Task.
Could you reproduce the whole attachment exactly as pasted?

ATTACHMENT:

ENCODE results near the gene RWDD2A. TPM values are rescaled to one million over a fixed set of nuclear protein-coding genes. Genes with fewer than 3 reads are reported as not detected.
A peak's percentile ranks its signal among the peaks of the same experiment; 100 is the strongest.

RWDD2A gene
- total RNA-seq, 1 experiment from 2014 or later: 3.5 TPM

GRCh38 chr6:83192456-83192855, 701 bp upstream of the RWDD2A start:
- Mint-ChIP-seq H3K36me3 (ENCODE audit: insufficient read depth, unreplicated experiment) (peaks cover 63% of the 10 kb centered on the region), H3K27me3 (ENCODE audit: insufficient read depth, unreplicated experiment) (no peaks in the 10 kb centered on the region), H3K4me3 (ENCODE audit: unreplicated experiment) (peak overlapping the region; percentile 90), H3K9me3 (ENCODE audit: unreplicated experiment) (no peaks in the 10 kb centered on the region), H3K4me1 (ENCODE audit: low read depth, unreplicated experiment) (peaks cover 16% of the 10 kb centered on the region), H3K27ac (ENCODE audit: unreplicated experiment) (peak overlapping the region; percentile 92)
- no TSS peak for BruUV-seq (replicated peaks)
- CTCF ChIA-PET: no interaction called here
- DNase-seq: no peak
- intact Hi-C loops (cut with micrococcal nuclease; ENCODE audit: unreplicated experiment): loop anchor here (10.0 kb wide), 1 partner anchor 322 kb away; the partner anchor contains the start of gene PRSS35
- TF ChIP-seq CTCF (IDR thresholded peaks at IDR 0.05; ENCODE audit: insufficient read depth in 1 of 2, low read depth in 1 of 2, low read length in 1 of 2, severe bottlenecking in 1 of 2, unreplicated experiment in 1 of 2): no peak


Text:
ENCODE results near the gene RWDD2A. TPM values are rescaled to one million over a fixed set of nuclear protein-coding genes. Genes with fewer than 3 reads are reported as not detected.
A peak's percentile ranks its signal among the peaks of the same experiment; 100 is the strongest.

RWDD2A gene
- total RNA-seq, 1 experiment from 2014 or later: 3.5 TPM

GRCh38 chr6:83192456-83192855, 701 bp upstream of the RWDD2A start:
- Mint-ChIP-seq H3K36me3 (ENCODE audit: insufficient read depth, unreplicated experiment) (peaks cover 63% of the 10 kb centered on the region), H3K27me3 (ENCODE audit: insufficient read depth, unreplicated experiment) (no peaks in the 10 kb centered on the region), H3K4me3 (ENCODE audit: unreplicated experiment) (peak overlapping the region; percentile 90), H3K9me3 (ENCODE audit: unreplicated experiment) (no peaks in the 10 kb centered on the region), H3K4me1 (ENCODE audit: low read depth, unreplicated experiment) (peaks cover 16% of the 10 kb centered on the region), H3K27ac (ENCODE audit: unreplicated experiment) (peak overlapping the region; percentile 92)
- no TSS peak for BruUV-seq (replicated peaks)
- CTCF ChIA-PET: no interaction called here
- DNase-seq: no peak
- intact Hi-C loops (cut with micrococcal nuclease; ENCODE audit: unreplicated experiment): loop anchor here (10.0 kb wide), 1 partner anchor 322 kb away; the partner anchor contains the start of gene PRSS35
- TF ChIP-seq CTCF (IDR thresholded peaks at IDR 0.05; ENCODE audit: insufficient read depth in 1 of 2, low read depth in 1 of 2, low read length in 1 of 2, severe bottlenecking in 1 of 2, unreplicated experiment in 1 of 2): no peak